Development of Shale Play Slows, but Other Pipeline Work Continues

by Luke Jones  on Monday, May. 27, 2013 12:00 am  

Finally, the pipes are lowered into the trenches with special machines called “sidebooms.” Usually the pipes are rigorously tested before the trenches are filled in and the area restored.

Pipe diameter varies depending on what’s carried. According to the Natural Gas Supply Association, gas pipes can be anywhere from 6 to 48 inches in diameter.

Lidiak said oil pipes range in size from 2 inches to 42 inches in diameter. A pipe pumping 800 barrels per day of crude oil would be 30 inches or more in diameter.

Fontenot at Butch Crain Construction said building a 5-mile, 16-inch diameter steel pipeline would take his company between three and four months, from the start of digging to filling in the trench and restoring the area.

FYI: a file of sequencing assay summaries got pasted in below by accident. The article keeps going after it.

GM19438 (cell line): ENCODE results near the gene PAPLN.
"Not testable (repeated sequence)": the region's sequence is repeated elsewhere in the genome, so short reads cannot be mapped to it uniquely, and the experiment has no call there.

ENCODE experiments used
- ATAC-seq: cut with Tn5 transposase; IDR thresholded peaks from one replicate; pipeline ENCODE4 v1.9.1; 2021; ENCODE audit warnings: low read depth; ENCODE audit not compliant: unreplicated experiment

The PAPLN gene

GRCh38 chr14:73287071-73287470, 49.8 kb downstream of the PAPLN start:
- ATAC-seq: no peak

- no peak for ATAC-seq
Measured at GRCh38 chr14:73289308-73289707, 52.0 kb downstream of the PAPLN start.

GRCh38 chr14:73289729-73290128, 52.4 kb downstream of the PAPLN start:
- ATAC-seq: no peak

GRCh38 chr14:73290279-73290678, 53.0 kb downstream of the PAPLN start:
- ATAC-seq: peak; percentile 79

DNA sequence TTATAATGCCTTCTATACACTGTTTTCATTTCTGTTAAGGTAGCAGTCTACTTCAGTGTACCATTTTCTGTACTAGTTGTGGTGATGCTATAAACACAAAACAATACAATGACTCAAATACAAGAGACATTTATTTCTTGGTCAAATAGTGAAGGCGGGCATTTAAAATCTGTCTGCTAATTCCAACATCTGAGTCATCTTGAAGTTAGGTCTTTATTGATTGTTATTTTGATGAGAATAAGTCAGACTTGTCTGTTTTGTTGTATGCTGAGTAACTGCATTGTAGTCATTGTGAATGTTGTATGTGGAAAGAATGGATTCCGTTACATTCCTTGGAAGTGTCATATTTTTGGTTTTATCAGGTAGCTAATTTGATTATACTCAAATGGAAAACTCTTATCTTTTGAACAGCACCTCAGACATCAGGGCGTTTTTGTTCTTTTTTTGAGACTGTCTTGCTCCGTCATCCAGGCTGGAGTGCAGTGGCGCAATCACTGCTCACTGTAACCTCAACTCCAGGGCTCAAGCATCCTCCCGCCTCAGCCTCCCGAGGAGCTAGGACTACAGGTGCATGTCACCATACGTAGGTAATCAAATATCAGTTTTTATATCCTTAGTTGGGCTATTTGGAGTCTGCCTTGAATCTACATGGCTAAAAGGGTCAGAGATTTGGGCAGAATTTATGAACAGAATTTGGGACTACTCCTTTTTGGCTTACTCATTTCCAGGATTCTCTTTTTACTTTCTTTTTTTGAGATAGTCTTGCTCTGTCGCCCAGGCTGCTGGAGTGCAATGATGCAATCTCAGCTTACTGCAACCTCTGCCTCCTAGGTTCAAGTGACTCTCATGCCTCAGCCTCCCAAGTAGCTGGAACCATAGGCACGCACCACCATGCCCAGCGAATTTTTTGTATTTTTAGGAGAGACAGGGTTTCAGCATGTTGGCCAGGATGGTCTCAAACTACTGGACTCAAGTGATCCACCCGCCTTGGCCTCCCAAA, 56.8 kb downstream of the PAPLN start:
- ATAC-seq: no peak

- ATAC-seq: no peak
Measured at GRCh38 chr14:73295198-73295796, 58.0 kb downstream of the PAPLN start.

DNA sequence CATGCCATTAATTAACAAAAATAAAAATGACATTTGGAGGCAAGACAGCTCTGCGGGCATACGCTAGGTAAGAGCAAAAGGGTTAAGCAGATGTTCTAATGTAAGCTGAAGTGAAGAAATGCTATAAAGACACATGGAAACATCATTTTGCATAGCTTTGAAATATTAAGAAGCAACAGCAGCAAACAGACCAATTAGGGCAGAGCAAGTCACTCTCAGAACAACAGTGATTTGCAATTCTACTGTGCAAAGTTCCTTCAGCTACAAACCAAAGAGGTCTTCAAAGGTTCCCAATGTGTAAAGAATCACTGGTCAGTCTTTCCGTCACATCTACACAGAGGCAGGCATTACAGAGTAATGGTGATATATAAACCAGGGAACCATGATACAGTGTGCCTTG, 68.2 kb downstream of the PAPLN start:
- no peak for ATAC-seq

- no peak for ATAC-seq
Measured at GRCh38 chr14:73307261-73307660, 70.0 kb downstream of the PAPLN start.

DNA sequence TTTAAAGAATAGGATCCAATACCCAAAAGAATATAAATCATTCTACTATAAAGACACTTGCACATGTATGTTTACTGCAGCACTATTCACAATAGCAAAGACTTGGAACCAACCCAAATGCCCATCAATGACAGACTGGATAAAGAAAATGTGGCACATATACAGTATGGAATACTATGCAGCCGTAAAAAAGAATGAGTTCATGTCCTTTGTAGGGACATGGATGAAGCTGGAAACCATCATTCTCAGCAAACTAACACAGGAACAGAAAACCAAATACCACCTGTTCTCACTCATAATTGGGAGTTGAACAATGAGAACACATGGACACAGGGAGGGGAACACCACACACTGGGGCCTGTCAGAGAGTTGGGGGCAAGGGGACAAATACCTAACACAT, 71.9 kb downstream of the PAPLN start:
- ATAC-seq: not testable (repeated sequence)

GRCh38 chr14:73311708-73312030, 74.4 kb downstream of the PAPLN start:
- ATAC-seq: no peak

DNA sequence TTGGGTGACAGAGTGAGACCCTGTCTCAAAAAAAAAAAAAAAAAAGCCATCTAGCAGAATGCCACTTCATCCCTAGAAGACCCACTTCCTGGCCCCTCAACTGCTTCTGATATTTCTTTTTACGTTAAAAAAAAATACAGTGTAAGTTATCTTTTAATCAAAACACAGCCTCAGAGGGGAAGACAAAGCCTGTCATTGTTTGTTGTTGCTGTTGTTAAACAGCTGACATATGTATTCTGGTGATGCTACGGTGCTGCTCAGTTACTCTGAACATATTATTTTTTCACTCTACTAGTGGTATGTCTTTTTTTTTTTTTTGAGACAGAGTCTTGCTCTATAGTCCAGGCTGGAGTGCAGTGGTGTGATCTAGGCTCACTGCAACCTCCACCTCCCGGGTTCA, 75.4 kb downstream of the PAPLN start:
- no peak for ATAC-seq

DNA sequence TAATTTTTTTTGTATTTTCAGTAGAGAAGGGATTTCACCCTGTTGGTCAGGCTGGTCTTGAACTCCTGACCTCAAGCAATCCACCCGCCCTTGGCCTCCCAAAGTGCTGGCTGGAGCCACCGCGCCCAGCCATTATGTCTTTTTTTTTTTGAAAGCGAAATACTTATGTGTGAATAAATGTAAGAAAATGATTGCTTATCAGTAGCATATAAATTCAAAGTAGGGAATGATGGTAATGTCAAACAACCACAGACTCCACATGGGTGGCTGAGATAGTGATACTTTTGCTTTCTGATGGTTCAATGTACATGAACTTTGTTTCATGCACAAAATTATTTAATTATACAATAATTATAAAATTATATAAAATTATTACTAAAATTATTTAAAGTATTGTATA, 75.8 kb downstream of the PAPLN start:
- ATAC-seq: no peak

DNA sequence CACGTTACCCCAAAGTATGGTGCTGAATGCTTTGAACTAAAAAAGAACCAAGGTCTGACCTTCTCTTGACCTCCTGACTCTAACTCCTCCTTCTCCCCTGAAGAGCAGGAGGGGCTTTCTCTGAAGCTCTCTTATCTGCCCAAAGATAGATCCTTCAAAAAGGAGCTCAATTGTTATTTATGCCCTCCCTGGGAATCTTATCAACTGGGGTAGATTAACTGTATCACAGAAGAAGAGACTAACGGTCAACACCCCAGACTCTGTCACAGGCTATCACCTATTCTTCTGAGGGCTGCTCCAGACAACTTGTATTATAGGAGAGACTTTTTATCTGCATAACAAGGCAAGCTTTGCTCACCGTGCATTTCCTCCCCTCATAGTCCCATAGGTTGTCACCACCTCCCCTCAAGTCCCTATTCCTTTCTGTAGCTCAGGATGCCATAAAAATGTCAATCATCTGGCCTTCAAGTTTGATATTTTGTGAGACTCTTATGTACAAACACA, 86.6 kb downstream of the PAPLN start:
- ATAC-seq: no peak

A well-maintained oil or gas line can last a very long time, Lidiak said.

“It’s just like large bridges or other public works projects,” he said. “They’ve been around for years, and you don’t think twice about driving over them.”



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